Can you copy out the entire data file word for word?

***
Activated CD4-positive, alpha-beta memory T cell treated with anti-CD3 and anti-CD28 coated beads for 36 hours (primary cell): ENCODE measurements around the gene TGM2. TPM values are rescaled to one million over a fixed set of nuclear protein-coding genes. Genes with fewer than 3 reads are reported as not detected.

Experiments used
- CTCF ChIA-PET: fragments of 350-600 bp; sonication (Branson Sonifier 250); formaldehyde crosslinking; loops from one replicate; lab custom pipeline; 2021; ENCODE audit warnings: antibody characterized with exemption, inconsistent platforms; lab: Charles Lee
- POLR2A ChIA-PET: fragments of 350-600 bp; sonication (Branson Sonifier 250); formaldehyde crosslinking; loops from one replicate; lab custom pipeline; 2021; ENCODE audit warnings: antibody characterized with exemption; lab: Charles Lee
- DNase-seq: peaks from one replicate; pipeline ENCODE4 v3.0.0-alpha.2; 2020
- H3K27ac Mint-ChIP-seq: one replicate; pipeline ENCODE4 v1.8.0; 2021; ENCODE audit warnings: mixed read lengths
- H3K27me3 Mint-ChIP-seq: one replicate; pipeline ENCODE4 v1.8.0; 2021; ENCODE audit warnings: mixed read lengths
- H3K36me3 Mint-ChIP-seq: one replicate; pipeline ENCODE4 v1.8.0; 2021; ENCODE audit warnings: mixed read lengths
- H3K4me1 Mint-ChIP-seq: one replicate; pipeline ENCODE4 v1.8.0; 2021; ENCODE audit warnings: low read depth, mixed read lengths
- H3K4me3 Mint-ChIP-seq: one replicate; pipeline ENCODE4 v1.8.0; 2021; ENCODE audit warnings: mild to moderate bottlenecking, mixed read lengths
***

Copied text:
Activated CD4-positive, alpha-beta memory T cell treated with anti-CD3 and anti-CD28 coated beads for 36 hours (primary cell): ENCODE measurements around the gene TGM2. TPM values are rescaled to one million over a fixed set of nuclear protein-coding genes. Genes with fewer than 3 reads are reported as not detected.

Experiments used
- CTCF ChIA-PET: fragments of 350-600 bp; sonication (Branson Sonifier 250); formaldehyde crosslinking; loops from one replicate; lab custom pipeline; 2021; ENCODE audit warnings: antibody characterized with exemption, inconsistent platforms; lab: Charles Lee
- POLR2A ChIA-PET: fragments of 350-600 bp; sonication (Branson Sonifier 250); formaldehyde crosslinking; loops from one replicate; lab custom pipeline; 2021; ENCODE audit warnings: antibody characterized with exemption; lab: Charles Lee
- DNase-seq: peaks from one replicate; pipeline ENCODE4 v3.0.0-alpha.2; 2020
- H3K27ac Mint-ChIP-seq: one replicate; pipeline ENCODE4 v1.8.0; 2021; ENCODE audit warnings: mixed read lengths
- H3K27me3 Mint-ChIP-seq: one replicate; pipeline ENCODE4 v1.8.0; 2021; ENCODE audit warnings: mixed read lengths
- H3K36me3 Mint-ChIP-seq: one replicate; pipeline ENCODE4 v1.8.0; 2021; ENCODE audit warnings: mixed read lengths
- H3K4me1 Mint-ChIP-seq: one replicate; pipeline ENCODE4 v1.8.0; 2021; ENCODE audit warnings: low read depth, mixed read lengths
- H3K4me3 Mint-ChIP-seq: one replicate; pipeline ENCODE4 v1.8.0; 2021; ENCODE audit warnings: mild to moderate bottlenecking, mixed read lengths